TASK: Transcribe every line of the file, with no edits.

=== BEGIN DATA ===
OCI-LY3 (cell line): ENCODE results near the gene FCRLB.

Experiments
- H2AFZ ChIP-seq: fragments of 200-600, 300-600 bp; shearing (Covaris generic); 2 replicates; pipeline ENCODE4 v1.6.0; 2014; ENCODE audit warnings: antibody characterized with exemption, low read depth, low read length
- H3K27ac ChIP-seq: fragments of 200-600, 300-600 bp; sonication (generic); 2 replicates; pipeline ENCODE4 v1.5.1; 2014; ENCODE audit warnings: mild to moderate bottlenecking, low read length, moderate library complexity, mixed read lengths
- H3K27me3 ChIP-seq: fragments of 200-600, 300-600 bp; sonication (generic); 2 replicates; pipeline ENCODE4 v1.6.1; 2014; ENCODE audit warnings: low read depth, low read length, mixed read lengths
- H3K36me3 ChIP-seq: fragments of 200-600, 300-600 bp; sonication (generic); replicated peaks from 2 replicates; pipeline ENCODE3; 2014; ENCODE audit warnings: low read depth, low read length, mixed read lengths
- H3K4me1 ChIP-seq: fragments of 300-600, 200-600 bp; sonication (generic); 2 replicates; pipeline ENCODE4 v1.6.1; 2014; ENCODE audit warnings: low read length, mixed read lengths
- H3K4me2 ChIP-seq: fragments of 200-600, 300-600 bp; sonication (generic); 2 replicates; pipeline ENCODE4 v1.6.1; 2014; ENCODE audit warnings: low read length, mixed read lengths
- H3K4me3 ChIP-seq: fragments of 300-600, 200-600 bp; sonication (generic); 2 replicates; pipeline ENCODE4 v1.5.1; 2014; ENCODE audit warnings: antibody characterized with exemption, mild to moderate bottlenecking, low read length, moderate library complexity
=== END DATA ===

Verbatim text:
OCI-LY3 (cell line): ENCODE results near the gene FCRLB.

Experiments
- H2AFZ ChIP-seq: fragments of 200-600, 300-600 bp; shearing (Covaris generic); 2 replicates; pipeline ENCODE4 v1.6.0; 2014; ENCODE audit warnings: antibody characterized with exemption, low read depth, low read length
- H3K27ac ChIP-seq: fragments of 200-600, 300-600 bp; sonication (generic); 2 replicates; pipeline ENCODE4 v1.5.1; 2014; ENCODE audit warnings: mild to moderate bottlenecking, low read length, moderate library complexity, mixed read lengths
- H3K27me3 ChIP-seq: fragments of 200-600, 300-600 bp; sonication (generic); 2 replicates; pipeline ENCODE4 v1.6.1; 2014; ENCODE audit warnings: low read depth, low read length, mixed read lengths
- H3K36me3 ChIP-seq: fragments of 200-600, 300-600 bp; sonication (generic); replicated peaks from 2 replicates; pipeline ENCODE3; 2014; ENCODE audit warnings: low read depth, low read length, mixed read lengths
- H3K4me1 ChIP-seq: fragments of 300-600, 200-600 bp; sonication (generic); 2 replicates; pipeline ENCODE4 v1.6.1; 2014; ENCODE audit warnings: low read length, mixed read lengths
- H3K4me2 ChIP-seq: fragments of 200-600, 300-600 bp; sonication (generic); 2 replicates; pipeline ENCODE4 v1.6.1; 2014; ENCODE audit warnings: low read length, mixed read lengths
- H3K4me3 ChIP-seq: fragments of 300-600, 200-600 bp; sonication (generic); 2 replicates; pipeline ENCODE4 v1.5.1; 2014; ENCODE audit warnings: antibody characterized with exemption, mild to moderate bottlenecking, low read length, moderate library complexity